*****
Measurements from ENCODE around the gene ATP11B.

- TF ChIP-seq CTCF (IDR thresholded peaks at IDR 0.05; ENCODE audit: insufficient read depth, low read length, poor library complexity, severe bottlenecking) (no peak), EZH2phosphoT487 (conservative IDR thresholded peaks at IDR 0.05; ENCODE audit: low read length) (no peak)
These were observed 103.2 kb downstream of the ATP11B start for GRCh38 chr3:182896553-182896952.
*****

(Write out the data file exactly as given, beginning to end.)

Measurements from ENCODE around the gene ATP11B.

- TF ChIP-seq CTCF (IDR thresholded peaks at IDR 0.05; ENCODE audit: insufficient read depth, low read length, poor library complexity, severe bottlenecking) (no peak), EZH2phosphoT487 (conservative IDR thresholded peaks at IDR 0.05; ENCODE audit: low read length) (no peak)
These were observed 103.2 kb downstream of the ATP11B start for GRCh38 chr3:182896553-182896952.